News: Falcon Brigade medical staff provide general healthcare, but prepare for the worst
Story by Sgt. Kissta DiGregorio
CAMP RAMADI, Iraq - With no combat-related U.S. casualties to treat since the 2/82 deployed to Iraq’s Anbar province four months ago, the medical professionals at Camp Ramadi’s Level 2 Aid Station ensure soldiers stay healthy and combat ready in myriad ways; by treating acute and chronic health problems, offering classes that promote injury prevention and cross-training in multiple fields.
The medical staff with C Company, 407th Brigade Support Battalion of the 82nd Airborne Division’s 2nd Advise and Assist Brigade, operate sick call seven days a week to treat soldiers suffering from everything from the common cold to heat rashes, and specialists are on staff to treat more intricate illnesses and injuries. But they are always prepared for real-life trauma situations.
Sgt. Ryan Morgan, a C Company, 407th laboratory technician from Virginia Beach, Va., runs blood tests for general physicals and to confirm diagnoses. He also keeps his freezer stocked with O-negative red blood cells and plasma, which can quickly return oxygen to the cells and promote clotting for a trauma patient with extreme blood loss.
The physical therapy department stays busy by treating both chronic and new musculoskeletal injuries. Soldiers who were receiving regular physical therapy back home are able to continue their treatment while deployed. Most new cases are sports-related injuries, said Sgt. Matthew Wolfe, a physical therapy technician and native of Yuba City, Calif., attached to C Company, 407th. Soldiers are hurting themselves playing sports and working out in the gym in their spare time, he said. The physical therapy team also sees cases of lower back pain caused by carrying heavy gear and combat equipment on missions.
Depending on the type and severity of the injury, the soldier will be treated with stretching and strengthening exercises. “We want them to improve so they don’t have to come back,” Wolfe said.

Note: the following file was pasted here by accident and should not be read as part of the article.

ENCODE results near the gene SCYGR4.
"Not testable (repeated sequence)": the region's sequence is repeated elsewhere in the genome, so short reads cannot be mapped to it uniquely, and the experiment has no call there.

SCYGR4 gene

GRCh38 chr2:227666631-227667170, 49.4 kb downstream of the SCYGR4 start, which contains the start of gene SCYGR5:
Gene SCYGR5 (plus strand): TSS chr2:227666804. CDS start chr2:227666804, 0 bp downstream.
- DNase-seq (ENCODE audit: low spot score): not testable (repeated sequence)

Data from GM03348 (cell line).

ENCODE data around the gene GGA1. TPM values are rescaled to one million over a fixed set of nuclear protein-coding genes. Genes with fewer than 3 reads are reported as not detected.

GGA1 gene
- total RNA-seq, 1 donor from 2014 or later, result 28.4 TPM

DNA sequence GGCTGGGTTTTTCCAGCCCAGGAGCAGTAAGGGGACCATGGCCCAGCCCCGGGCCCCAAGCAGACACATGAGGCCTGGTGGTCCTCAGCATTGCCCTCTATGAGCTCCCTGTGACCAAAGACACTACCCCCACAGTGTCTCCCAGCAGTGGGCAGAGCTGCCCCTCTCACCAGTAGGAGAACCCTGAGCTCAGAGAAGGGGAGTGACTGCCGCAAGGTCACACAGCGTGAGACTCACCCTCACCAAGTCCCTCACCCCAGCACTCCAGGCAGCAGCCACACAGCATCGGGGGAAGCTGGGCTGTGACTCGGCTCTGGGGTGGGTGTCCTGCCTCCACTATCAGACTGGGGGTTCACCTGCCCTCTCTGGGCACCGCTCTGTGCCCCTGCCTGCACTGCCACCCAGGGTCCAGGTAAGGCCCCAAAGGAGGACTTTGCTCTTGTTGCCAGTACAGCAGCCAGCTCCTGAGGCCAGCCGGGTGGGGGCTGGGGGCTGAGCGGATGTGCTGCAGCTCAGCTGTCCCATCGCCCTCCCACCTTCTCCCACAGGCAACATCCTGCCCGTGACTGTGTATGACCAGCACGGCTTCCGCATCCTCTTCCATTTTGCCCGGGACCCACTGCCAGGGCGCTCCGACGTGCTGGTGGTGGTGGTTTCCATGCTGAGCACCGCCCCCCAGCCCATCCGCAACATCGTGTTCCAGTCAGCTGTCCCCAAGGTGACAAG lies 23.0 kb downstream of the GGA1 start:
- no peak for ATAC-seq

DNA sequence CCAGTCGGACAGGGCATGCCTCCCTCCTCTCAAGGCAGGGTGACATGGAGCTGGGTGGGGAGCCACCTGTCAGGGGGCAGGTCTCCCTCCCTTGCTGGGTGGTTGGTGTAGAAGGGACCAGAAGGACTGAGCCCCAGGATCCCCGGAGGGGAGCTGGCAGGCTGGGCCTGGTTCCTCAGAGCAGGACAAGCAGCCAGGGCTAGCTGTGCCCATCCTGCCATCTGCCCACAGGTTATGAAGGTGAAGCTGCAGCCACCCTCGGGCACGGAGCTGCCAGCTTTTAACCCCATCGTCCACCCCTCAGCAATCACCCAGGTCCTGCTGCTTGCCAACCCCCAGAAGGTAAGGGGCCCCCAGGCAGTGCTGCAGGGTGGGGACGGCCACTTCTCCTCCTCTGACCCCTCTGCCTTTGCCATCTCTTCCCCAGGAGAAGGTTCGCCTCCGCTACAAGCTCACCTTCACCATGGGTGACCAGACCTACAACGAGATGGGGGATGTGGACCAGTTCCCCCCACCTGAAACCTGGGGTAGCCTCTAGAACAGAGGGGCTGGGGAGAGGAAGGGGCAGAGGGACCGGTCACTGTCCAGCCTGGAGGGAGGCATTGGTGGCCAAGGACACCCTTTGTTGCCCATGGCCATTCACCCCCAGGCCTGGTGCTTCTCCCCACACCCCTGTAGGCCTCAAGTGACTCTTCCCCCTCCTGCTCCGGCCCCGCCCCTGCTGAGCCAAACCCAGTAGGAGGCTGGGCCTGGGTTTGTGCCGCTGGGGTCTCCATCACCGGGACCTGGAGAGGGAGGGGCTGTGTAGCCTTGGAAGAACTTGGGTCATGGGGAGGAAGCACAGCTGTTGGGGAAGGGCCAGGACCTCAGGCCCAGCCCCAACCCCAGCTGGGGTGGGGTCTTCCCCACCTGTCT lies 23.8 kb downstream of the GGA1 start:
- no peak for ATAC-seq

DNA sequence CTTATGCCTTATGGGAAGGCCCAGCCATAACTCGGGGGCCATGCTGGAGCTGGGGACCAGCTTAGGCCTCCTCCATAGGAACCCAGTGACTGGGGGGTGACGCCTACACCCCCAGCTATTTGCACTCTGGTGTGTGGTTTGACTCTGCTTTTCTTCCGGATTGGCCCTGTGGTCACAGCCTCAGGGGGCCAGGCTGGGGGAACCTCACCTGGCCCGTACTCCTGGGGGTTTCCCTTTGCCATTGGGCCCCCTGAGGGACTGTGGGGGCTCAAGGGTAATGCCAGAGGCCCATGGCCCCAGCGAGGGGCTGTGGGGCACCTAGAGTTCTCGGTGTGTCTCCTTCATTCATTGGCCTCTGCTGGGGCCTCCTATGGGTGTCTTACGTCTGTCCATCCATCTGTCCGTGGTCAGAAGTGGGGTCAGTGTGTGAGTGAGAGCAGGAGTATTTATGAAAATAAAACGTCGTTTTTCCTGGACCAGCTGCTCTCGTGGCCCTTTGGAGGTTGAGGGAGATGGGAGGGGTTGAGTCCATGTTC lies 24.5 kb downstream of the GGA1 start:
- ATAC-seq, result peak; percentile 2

To ensure soldiers can receive the treatment they need regardless of which medical provider is on duty, the aid station staff cross-trains its soldiers to learn multiple services. Spc. Cory Smith, a C Company, 407th pharmacy technician and native of Rogersville, Mo., is learning the ropes as a dental assistant. Also, Spc. Ashley Cimms, a C Company, 407th medic from Ridgefield, N.J., has learned the basic steps to take and read X-rays thanks to X-ray technician, Sgt. Kyle Besley.
This training increases the amount of personnel able to conduct certain medical procedures, and also helps soldiers brush up on their own specialties, Besley said. “Cross-training helps me remember my own training.”
The dedicated medical staff at the Level 2 also sacrifice their down time to increase the health and wellbeing of 2/82 Paratroopers. In addition to offering educational classes about smoking cessation, supplement usage, anger management and hygiene, they also get hands-on during running, yoga, kempo karate, and plyometrics classes.
Upon arriving to Camp Ramadi, Pfc. Andrew Sanchez, a C Company, 407th medic and native of Fort Worth, Texas, began practicing yoga for his own benefit. After becoming familiar with the routine, the self-proclaimed “yoga master” decided to offer the class to anyone interested in participating. “I figured if I was benefiting from it, others would benefit also,” Sanchez said. And because yoga promotes flexibility, it can also prevent injury, he added. “If you’re more flexible and agile, you’re less likely to be injured while wearing full kit on a mission.”
Although the aid station staff has yet to treat a trauma patient, it is not because they are unprepared to do so. The medical professionals conduct mass casualty training regularly to keep their skills sharp in the event of a disaster.
The team has seen at least five different groups of soldiers whose armored vehicles were hit by roadside bombs, said Capt. Kathryn Berryman, a gynecologist attached to C Company, 407th. When the announcement was made that wounded soldiers were coming to the aid station, the team quickly jumped into action to prepare for what was sure to be a gruesome scene by emplacing stretchers, donning protective equipment and manning their stations.
But when the crew walked into the aid station with no obvious injuries, the staff let out a sigh of relief, Berryman said, and began screening for traumatic brain injuries.
“It’s not very exciting, which is good,” she said of an average day at the Level 2. And although members of the staff keep their fingers crossed that they do not receive any traumatically injured soldiers, Berryman said she is confident that they are ready if they do.
This work, Falcon Brigade medical staff provide general healthcare, but prepare for the worst, by SSG Kissta DiGregorio, identified by DVIDS, is free of known copyright restrictions under U.S. copyright law.